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Smoke Gets in Your Eyes (Homicide: Life on the Street)

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"Smoke Gets in Your Eyes"
Homicide: Life on the Street episode
Smoke gets in your eyes homicide life on the street.jpg
Munch shows a suspect the results of a fake lie-detector test conducted with a copy machine, which was based on a real-life trick used by the Baltimore Police Department.
Episode no. Season 1
Episode 8
Directed by Wayne Ewing
Written by James Yoshimura
Tom Fontana
Cinematography by Wayne Ewing
Production code 109
Original air date March 24, 1993
Guest appearance(s)
Episode chronology
← Previous
"And the Rockets' Dead Glare"
Next →
"Night of the Dead Living"
List of Homicide: Life on the Street episodes
List of season 1 episodes

"Smoke Gets in Your Eyes" is the eighth episode of the first season of the American police drama television series Homicide: Life on the Street. It originally aired on NBC in the United States on March 24, 1993. In the episode, Howard and Bayliss attempt to quit smoking, Gee discovers secret asbestos removal in the squad room, and Munch and Bolander investigate the beating death of a 14-year-old boy. The episode was written by James Yoshimura and Tom Fontana, and was directed by Wayne Ewing, who doubled as director of photography.

The episode featured a cameo appearance by film director and Baltimore native John Waters as a bartender. "Smoke Gets in Your Eyes" was originally supposed to be the first season finale, but the episode "Night of the Dead Living" was moved to the end of the season because NBC programmers felt it was too slow-paced to show any earlier in the season. During one scene, Munch and Bolander convince a suspect the copy machine is a dangerous lie-detector machine. This was inspired by a real-life trick used by the Baltimore Police Department and documented in David Simon's 1991 non-fiction book Homicide: A Year on the Killing Streets, on which the series was based. It was later used in an episode of Simon's police drama series, The Wire.

Since ratings for Homicide had gradually declined throughout the season, NBC announced a decision about whether the series would be renewed would depend on the Nielsen ratings of the final four episodes, including "Smoke Gets in Your Eyes". Nevertheless, it was seen by 7.08 million household viewers, which was considered relatively low, although it was an improvement over the previous episode "And the Rockets' Dead Glare".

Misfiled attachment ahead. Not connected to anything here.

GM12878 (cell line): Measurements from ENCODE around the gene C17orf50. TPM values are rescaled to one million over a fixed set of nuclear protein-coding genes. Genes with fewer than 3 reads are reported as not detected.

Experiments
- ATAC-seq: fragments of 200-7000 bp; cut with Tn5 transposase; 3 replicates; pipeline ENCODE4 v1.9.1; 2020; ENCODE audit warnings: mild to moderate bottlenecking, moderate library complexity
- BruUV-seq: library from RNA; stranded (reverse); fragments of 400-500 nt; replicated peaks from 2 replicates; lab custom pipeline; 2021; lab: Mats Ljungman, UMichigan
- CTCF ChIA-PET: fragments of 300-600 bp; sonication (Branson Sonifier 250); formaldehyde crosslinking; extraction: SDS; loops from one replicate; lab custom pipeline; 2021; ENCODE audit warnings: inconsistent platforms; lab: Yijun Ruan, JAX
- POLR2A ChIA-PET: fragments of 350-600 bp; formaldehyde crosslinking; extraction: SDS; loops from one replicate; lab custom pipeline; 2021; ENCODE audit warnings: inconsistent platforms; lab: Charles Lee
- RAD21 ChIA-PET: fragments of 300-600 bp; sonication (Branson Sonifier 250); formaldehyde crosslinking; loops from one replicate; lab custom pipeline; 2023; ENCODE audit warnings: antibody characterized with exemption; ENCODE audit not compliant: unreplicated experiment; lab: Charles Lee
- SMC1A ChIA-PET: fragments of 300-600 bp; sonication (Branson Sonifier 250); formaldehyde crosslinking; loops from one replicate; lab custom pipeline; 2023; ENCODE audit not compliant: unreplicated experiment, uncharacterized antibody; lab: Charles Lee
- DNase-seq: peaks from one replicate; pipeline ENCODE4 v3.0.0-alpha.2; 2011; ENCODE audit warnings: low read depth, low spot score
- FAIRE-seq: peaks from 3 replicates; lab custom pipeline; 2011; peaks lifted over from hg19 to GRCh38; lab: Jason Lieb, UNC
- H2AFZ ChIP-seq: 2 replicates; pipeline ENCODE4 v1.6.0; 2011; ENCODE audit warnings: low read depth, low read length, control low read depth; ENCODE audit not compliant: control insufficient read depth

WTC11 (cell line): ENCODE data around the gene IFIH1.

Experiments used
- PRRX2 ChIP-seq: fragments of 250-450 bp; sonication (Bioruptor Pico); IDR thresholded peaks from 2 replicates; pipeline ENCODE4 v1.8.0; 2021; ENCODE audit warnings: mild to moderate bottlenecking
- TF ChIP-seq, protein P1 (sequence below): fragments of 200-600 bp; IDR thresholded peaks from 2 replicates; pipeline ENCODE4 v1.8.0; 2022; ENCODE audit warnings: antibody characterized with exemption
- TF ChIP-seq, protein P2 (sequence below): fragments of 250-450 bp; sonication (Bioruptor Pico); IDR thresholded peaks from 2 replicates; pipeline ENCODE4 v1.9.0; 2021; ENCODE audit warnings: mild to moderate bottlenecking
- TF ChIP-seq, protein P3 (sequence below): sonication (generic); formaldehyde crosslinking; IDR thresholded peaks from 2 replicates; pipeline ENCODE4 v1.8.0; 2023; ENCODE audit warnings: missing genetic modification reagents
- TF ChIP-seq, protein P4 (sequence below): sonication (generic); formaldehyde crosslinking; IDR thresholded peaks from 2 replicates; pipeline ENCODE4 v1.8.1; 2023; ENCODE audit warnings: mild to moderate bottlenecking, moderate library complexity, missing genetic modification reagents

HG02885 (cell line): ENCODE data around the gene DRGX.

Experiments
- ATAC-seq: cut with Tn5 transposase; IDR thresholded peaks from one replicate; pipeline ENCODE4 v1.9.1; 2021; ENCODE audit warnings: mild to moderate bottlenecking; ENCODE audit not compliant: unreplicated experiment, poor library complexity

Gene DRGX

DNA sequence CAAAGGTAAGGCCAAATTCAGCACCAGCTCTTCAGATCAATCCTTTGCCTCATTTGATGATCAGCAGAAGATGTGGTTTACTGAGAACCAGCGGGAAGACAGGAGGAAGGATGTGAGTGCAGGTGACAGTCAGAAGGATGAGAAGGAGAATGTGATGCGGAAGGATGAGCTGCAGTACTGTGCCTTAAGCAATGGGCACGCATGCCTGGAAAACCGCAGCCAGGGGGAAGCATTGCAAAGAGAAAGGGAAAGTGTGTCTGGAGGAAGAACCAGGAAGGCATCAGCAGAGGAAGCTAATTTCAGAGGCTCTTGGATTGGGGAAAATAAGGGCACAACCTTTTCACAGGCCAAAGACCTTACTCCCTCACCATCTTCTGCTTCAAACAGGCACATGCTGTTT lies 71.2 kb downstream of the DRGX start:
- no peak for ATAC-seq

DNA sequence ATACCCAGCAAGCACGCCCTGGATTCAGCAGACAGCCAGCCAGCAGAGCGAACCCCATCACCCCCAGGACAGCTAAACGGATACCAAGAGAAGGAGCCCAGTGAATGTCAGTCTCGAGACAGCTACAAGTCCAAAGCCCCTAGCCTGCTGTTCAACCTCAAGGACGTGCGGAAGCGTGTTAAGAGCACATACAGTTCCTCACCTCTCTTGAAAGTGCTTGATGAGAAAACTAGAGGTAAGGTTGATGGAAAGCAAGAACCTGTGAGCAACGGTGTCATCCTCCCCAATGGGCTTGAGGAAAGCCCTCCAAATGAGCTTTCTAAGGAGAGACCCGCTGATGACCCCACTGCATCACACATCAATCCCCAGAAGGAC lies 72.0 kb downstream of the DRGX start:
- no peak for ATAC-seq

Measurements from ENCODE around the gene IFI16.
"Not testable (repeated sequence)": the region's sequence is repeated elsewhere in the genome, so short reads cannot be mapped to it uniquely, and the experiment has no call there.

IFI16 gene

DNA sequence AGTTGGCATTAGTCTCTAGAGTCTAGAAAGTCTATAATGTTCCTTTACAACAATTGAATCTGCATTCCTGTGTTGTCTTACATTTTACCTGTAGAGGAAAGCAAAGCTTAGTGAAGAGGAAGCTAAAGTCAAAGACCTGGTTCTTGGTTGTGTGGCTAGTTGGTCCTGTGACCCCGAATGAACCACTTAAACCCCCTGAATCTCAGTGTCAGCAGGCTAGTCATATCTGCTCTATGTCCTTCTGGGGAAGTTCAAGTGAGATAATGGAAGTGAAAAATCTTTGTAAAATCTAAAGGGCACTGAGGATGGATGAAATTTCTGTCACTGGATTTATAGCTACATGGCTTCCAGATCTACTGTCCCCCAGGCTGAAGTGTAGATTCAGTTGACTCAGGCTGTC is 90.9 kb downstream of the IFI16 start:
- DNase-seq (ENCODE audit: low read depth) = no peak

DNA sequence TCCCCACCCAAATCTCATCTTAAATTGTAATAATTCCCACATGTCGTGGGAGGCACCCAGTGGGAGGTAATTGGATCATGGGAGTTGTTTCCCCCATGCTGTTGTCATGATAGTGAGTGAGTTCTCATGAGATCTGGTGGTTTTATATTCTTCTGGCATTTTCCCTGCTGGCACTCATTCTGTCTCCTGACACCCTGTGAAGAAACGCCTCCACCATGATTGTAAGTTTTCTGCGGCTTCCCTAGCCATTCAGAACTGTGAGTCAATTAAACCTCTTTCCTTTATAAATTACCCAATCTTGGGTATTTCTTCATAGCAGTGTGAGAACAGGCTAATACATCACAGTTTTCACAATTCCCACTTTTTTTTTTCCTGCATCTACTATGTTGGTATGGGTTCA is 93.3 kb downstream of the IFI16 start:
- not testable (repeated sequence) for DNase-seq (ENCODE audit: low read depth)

Plot summary[edit]

Howard (Melissa Leo) quits smoking, and her partner Felton (Daniel Baldwin) fears her edginess will endanger his safety. Bayliss (Kyle Secor) also tries to quit smoking, but tries to live vicariously through his smoking partner Pembleton (Andre Braugher). Howard and Bayliss petition Gee (Yaphet Kotto) to set up a non-smoking section for the squad room, but an amused Gee refuses because most of the detectives smoke. Howard, Felton, Bayliss and Pembleton find they share a common suspect in a Union Square murder, and plan a joint stakeout. Howard and Bayliss decide to ride together so Pembleton and Felton can smoke in the car. Although outwardly critical and skeptical, Pembleton and Felton are actually impressed with their partners' willpower and discuss the merits of quitting smoking. Howard and Bayliss, however, talk about nothing but smoking, prompting Bayliss to walk to Pembleton's car window and ask for a cigarette. As the result, the four detectives almost miss the suspect, and have to engage him in a foot chase to arrest him.